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Stepdown or PACU for pre-ACNP school experience

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NurseNelly24 is a BSN and specializes in ER, Tele/Medsurg, Ambulatory PACU.

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Hello all,

So I've been a nurse for about 5 years, worked in ER, Tele, Ambulatory PACU, etc. I'm in the middle of interviewing for per-diem positions (in addition to my part-time job in the ER) and I want to choose the best specialty that will prepare me for Acute Care NP school. I'm inspired to be an ACNP specifically as a Hospitalist or in a specialty group (Ortho, GI, Cardiac Surg, etc.)

The three interviews were 2 for an inpatient PACU position, and other one a Stepdown position. 

The Stepdown unit is basically tele portion with a PCU portion; get trachs, vents, central lines, gtts, etc; Stepdown section patient-nurse ratio 1:4-5, and 1:3 in PCU.

As for the PACU positions are both inpatient, with potential for ICU overflow, and apart from Open Heart Surgery patients, every other post-op patient comes there. 

I know most of you will say go to the ICU, but my current ER job pays me very very well (higher than the state average)  and I'd be taking a pay-cut if I go to the ICU part-time, and I wouldn't even think about working work ICU per-diem.

I've already looked into a few ACNP programs where they state acute care/critical care experience is required and while I already have acute care experience with working in the ER, I would like to see more critical cases that I may not always see in the ER.

If you were to choose do you think Stepdown experience or PACU? I'm torn because while I know you see a lot of critical cases in the PACU, you are more likely to see a continuum of care in the Stepdown. 

Any tips would be helpful, thanks for the input!

 

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juan de la cruz has 27 years experience as a MSN, RN, NP and specializes in APRN, Adult Critical Care.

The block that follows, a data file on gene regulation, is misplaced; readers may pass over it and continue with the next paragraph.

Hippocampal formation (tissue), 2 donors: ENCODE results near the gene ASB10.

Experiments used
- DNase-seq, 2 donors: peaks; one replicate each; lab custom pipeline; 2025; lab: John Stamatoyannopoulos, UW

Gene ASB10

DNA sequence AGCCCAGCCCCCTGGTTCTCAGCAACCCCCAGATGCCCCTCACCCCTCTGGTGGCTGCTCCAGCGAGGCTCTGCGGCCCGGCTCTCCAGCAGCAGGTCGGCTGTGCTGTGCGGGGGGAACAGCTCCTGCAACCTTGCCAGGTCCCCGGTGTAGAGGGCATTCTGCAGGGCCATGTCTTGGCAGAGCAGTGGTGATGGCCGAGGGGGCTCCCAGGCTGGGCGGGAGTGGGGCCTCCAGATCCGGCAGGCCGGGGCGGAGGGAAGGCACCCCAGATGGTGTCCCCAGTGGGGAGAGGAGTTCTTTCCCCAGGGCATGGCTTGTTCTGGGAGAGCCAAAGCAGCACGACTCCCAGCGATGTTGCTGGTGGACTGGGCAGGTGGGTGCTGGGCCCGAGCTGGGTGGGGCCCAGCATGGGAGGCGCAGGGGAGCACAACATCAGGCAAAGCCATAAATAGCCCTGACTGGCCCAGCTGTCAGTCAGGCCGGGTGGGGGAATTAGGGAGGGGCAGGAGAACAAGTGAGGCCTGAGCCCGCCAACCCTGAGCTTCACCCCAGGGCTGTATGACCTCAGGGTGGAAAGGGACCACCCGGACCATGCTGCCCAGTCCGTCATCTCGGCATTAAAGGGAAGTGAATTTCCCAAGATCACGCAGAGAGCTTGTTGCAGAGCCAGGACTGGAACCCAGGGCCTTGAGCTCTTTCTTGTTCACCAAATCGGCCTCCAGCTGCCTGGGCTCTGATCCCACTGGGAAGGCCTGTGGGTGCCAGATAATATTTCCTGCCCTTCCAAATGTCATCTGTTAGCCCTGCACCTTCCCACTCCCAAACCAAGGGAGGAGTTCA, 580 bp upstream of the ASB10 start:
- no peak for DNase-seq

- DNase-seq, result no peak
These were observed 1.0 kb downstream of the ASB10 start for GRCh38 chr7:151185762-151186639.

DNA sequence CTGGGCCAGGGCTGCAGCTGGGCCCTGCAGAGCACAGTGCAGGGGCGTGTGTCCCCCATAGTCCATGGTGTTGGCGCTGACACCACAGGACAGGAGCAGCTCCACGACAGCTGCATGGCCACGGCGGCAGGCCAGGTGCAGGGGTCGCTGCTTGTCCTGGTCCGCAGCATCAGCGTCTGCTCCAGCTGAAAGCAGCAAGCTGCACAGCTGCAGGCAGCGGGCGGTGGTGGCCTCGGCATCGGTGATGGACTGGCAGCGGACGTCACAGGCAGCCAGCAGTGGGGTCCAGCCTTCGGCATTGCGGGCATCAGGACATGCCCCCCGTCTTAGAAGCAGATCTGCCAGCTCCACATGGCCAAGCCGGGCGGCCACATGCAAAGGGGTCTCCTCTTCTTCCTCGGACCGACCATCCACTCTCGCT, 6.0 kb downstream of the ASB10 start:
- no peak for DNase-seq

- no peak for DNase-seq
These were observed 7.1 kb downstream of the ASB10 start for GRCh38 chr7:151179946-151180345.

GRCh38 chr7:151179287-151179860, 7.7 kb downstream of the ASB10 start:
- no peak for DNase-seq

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Well, just based on the hospital where I work, I have a bias against PACU because although that area is considered "critical care", I feel like a lot of critical care really happens in the ICU.

PACU nurses are good at managing post-anesthesia complications or recovery, if you will, in patients who are slated to transfer to non-ICU settings after surgery They are good at monitoring airway, managing pain, and post-op nausea. They may titrate a vasopressor or see a freshly extubated patient who is still quite drowsy but these are consequences of the patient's anesthesia rather than a true multi-organ dysfunction that is managed in the ICU.

Step down, to me, will offer you a more well rounded idea of how non-ICU patient's are managed on a day to day basis. You may actually interact with Hospitalists in this setting and have a better sense of their thought process in managing their patients. It might be tough though since you're only going to pick up Per Diem hours. It is also a busier unit and depending on where you work, some step-down patients in certain hospitals are considered ICU patients in another. 

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NurseNelly24 is a BSN and specializes in ER, Tele/Medsurg, Ambulatory PACU.

11 Posts; 1,082 Profile Views